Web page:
This post isn’t filled with cute pictures (just one I snuck in at the very end) or a funny story. It’s my candid writing about something I have not shared on this blog. It’s about Jaden’s peanut allergy.
As a Registered Dietitian, I understand the science and the practical application of food allergies. But it wasn’t until today that I really was shown the severity of such allergies. When the boys first started trying new foods their first year, Jaden was one whose skin was a bit sensitive to some foods like high acidic garden tomatoes. He was once given one small peanut butter captain crunch ball, and I noticed his skin get blotchy right around his mouth, but quickly went away. Right before his 2nd birthday I mentioned some various foods to his doctor that I was suspicious about and had Jaden tested for allergies. All of the tests came back negative, except peanuts. A peanut allergy is measured on a 6-point scale…..Jaden was a 0.6. A ‘very mild’ case. I mean in terms of grades, I’d give his allergy an ‘F’…10%. Weak.
And that is the attitude many of us around him took. Don’t get me wrong, I always read labels and made sure to never give him anything with peanuts. But I didn’t want to get that reputation as an overprotective ‘helicopter’ parent. I deal with enough of them at the college level (seriously, even parents of grad students!) that I didn’t want to become one.
Fast forward to today. Nathan had his yearly big juijitsu event, so when I found out about a community fundraiser where I could have my kids entertained (at a legitimate facility for kids) while I got some Christmas shopping finalized, I signed up immediately. When I signed up, I was happy to see there was a box to type any food allergies. I clearly typed peanuts, even though I read that kids would be served popcorn or gold fish while watching Frozen- one of the boys’ favorite movies. Saving the details, there was a mix-up in the snacks and Jaden ingested full peanuts. I was notified that one of my boys had thrown-up. Knowing the stomach flu had been around our house a month ago, I ran to my car to pick up the boys, but thought nothing of a possible allergic reaction. That is until I walked in and saw Jaden. He didn’t look like he had the stomach flu. His skin was red, swollen eyes, he was itching all over. As I got more pieces of the story, I knew I just wanted to get him home.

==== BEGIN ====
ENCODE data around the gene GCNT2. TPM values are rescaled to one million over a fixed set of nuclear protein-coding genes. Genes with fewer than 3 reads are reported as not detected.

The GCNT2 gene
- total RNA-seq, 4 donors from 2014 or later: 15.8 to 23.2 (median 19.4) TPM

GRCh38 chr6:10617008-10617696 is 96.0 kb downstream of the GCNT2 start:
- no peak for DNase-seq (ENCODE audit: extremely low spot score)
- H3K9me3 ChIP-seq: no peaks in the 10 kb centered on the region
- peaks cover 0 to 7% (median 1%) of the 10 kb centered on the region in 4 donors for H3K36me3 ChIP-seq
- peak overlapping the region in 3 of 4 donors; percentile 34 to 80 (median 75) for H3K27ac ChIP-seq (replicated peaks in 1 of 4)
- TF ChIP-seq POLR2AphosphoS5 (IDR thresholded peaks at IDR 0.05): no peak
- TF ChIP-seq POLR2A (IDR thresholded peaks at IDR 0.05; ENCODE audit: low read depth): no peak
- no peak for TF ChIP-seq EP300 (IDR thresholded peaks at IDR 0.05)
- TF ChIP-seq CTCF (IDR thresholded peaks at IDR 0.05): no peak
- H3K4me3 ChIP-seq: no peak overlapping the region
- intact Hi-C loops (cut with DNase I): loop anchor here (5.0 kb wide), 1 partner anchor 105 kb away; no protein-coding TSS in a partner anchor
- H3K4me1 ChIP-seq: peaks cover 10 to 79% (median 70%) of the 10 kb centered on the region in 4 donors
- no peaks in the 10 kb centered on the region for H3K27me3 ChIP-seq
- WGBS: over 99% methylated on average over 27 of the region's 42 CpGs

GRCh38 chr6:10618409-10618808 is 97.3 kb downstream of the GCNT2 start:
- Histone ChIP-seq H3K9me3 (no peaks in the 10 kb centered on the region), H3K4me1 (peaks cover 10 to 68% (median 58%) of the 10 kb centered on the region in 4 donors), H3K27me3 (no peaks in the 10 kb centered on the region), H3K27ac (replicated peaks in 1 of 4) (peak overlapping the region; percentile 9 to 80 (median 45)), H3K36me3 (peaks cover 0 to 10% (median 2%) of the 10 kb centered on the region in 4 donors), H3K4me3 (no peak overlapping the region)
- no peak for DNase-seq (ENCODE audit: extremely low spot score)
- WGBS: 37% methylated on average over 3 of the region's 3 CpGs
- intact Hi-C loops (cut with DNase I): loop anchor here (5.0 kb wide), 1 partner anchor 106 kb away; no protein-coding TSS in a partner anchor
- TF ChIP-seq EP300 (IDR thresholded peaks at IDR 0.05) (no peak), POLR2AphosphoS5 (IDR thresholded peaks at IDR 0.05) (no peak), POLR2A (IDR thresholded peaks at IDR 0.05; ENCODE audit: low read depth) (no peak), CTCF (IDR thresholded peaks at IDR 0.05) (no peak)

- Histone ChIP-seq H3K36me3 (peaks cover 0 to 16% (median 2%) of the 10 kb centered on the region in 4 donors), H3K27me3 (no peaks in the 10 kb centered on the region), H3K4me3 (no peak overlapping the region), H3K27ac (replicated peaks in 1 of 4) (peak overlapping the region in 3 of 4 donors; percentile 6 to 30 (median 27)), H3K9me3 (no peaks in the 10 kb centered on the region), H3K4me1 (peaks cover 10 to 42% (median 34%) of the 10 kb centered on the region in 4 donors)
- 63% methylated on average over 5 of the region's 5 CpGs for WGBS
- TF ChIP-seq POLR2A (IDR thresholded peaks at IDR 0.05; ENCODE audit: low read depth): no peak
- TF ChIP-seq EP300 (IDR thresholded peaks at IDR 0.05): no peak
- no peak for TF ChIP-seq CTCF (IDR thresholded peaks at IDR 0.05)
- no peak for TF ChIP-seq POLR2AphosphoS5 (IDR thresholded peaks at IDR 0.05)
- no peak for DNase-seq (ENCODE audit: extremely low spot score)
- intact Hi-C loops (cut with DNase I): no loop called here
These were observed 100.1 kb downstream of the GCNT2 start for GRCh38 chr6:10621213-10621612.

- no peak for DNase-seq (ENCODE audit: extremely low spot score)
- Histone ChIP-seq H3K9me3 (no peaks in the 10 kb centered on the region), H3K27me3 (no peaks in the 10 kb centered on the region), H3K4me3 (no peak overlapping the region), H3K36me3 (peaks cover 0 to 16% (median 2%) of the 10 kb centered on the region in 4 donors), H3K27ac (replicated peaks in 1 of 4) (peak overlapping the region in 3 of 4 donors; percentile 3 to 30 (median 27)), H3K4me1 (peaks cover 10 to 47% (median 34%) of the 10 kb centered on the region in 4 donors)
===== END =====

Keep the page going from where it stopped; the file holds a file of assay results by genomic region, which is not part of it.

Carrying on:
Driving home he threw up again and started falling asleep. It was one of the more terrifying moments of motherhood as I looked back at him in the rear-view mirror to watch his puffy eyes not staying open. At that point, I backtracked deciding Benadryl alone would not be enough and took him to the ER. The ER staff was great and got me in right away. Evan was amazing and even got a popsicle from the staff for being so well behaved. Since Jaden had two symptoms- the very itchy skin and had thrown up- he received an epi shot along with steroids and a dose of Benadryl. After finally getting the not-so-tasty steroids in him, he got a popsicle too. Within minutes of getting the meds, his itchiness improved. Thanks to a wonderful friend for coming and picking up Evan after making sure Jaden was okay. We had to stay for a couple hours to be observed and thankfully had just enough cell phone service to stay entertained with Jaden’s apps.
He took a long nap when we got home and amazingly seems just fine now. After waking from his nap, Evan ran up to him and gave him a hug and said, “I missed you Jay-Jay!” It was so adorable. I couldn’t imagine anything happening to either of them. This was definitely one of those experiences that makes me reprioritize the importance of an epi pen and become more confident to educate others who are responsible for him about his allergy and the epi pen. There really is no such thing as a ‘mild’ allergy. No one else in our families has a food allergy. Why Jaden? Of the research I have read….there is no reason. But it is real.
Jaden enjoying his 2nd popsicle of the day! This may have been a bribe to get him to follow through with the discharge nurse's requests:)